I'm no stranger to the gym, I have been doing some type of workout since my high school days. I was one of the top powerlifting competitors at state finals in my region every year. After graduation, I joined the Navy and again, even on a rocking ship, I was always in the gym. After that, I have been an automotive technician and wanna-be race car driver. So I resorted to the push-up to keep me some-what in shape, no gym fees or drama. I would follow this "Navy Seal Workout" on bodybuilding.com.
You can see here that the above program gradually increases your total number of reps each week either through adding another set or adding 5 reps to each set. This is essentially training you with volume increases. I found this to be an easy progression since I wasn't hitting my max at any point, however, it does get difficult during the second 9 weeks when you're doing up to 400.
Then one day at work I pulled something in my lower neck/upper back, I was having super painful muscle spasms and had to go to the doctor. No one knew what exactly I injured and they assigned me lots of physical therapy, none of it helped and I still have soreness and random days where tight knots form in my traps. I HAVE to stretch my traps every day now to minimize discomfort, you can see the stretches for this muscle on yoganatomy.com.
After dealing with this issue for 2 years I finally decided to slowly start strengthening my body again, I had lost most of my muscle mass by this time and had put on 10lbs. I wanted to avoid the traps specifically, but do something to regain my strength. So naturally I went back to the push-up, full range of motion but I started very light. I started doing 20 every morning, the next week I did 25, then 30, etc. I maxed out at 45 and stayed there for several weeks, so I decided to add sets to do 100 every day. The first set was 45, then 30, then 25, resting 2 minutes between sets. I was sore for the first week but recovered and the 100 became easy as well. I believe I did the 100 per day for a month before I got bored and wanted more challenge.
Went Too Hard
Now that I was feeling extra confident, I decided to start doing 100 before AND after work. That 200 per day lasted about a week before I started getting a serious burn sensation in my shoulders. I took a week off, then recorded myself doing pushups to check my form. I was sagging my back. To correct this I watched a bunch of videos on how to do a proper pushup and decided to add an audio aid for proper cadence. At the same time, I stumbled across a video of Arnold Schwarzenegger in the '80s talking about how he "trained to failure". So naturally, I incorporated that as well. The cadence video is below:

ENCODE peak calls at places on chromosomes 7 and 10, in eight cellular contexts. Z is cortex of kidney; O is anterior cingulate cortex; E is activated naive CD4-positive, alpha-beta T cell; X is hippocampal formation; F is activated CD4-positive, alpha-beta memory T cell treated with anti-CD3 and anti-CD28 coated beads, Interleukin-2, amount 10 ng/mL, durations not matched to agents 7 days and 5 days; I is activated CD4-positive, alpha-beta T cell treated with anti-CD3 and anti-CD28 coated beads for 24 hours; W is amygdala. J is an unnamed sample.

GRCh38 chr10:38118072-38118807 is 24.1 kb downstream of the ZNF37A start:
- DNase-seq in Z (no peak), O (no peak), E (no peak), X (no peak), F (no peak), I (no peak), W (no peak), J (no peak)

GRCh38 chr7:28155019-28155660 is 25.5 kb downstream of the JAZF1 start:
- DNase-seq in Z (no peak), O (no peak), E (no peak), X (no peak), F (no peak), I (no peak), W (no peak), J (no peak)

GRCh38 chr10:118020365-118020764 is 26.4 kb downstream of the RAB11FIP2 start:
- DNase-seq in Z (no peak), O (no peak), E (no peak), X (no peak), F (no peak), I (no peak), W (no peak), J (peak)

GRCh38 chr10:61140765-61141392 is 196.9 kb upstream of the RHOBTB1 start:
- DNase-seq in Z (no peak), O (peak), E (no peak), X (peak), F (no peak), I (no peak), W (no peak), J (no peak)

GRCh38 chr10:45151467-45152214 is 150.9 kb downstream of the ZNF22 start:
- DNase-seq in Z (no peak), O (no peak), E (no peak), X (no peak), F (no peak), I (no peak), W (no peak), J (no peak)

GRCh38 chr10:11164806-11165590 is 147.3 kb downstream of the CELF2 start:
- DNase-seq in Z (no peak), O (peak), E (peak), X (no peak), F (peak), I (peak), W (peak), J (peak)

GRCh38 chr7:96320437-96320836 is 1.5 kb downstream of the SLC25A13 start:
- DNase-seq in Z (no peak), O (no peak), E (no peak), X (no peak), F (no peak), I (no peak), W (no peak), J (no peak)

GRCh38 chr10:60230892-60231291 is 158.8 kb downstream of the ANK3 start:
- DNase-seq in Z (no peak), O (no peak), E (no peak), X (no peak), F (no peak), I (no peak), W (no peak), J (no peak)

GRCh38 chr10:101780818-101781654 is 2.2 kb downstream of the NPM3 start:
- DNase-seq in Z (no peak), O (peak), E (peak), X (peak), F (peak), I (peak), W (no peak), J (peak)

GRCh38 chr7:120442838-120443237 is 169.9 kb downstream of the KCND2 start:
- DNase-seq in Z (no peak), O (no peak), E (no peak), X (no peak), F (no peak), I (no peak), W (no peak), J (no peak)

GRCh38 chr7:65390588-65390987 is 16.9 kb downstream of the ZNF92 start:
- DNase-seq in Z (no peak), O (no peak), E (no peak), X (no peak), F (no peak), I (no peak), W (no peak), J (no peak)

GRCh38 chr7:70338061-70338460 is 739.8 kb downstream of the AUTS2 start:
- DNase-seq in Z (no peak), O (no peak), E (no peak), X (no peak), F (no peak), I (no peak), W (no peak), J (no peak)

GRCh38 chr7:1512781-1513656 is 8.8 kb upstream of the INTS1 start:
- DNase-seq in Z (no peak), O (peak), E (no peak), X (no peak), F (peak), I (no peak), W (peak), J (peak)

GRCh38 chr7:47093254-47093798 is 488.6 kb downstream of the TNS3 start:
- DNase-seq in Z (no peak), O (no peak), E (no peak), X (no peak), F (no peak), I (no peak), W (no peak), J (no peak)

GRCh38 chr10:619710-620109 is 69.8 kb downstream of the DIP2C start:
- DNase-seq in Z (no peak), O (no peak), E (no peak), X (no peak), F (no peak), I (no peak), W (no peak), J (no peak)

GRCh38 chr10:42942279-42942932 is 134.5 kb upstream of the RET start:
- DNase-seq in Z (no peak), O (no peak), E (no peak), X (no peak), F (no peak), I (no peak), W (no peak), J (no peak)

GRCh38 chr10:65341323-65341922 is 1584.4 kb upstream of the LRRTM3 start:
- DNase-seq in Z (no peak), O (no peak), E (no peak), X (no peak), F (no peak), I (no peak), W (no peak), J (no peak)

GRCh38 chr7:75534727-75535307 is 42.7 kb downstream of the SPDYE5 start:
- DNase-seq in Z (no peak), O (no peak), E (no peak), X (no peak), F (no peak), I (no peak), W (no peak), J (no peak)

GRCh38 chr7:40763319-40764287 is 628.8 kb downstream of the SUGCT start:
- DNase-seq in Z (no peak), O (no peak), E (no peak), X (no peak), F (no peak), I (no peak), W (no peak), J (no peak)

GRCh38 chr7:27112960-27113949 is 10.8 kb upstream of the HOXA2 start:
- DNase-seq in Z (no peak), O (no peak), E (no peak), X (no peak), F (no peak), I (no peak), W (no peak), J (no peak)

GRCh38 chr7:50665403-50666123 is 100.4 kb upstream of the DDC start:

The plan: Max out 4 sets and only rest 2 minutes. I did my first set of 40, then 20, 20, 20 equaling 100 reps total. I continued with this method but only did the workout every other day, I wanted my body to get a full rest day to maximize results. Here is how the rest of the month went:
Day 7: 40-25-20-20=105
Day 9: 40-25-20-20=105
Day 11: 44-29-20-20=113
Day 13: 44-27-20-25=116
Day 15: 45-30-20-20=115
Day 17: 45-25-25-20-115
Day 19: 50-30-20-20=120
Day 21: 50-30-25-20=125
Day 23: 55-30-25-20=130
Day 25: 55-30-25-20=130
Day 29: 55-30-25=25=135
Day 31: 60-30-25-20=135
Well...sadly there wasn't much of a difference in how my body looks. When I examine the before and after pictures you can see just a bit more definition in my chest, shoulders, and back. The more obvious gains came in the form of strength, my max went up 20% and my following sets (endurance) gained 5%.
These are strength gains I never saw when just shooting for a number like 100 or 200 per day. The "reps until failure" technique is vastly more difficult, and it had me shaking and breathing harder than I ever had before doing pushups. So in conclusion, pushups alone are not enough to keep your whole body strong and if you want to get the most out of your pushups (maybe any workout) shouldn't you be pushing yourself to the extreme edge, while maintaining proper form?
I don't know how long it will take to grow muscle mass with pushups, I'm not even sure you can. I feel stronger, but the visual gains aren't there. I know you need heavier weights and fewer reps to build muscle, so does that mean you need equipment for mass as well? Can you wear a weight vest and do pushups and get the same result?
I've decided to purchase dumbells and start testing the results of progressive overload for muscle growth, stay tuned as I will update soon with the results I've noticed.
Leave a comment and let me know your thoughts and experiences.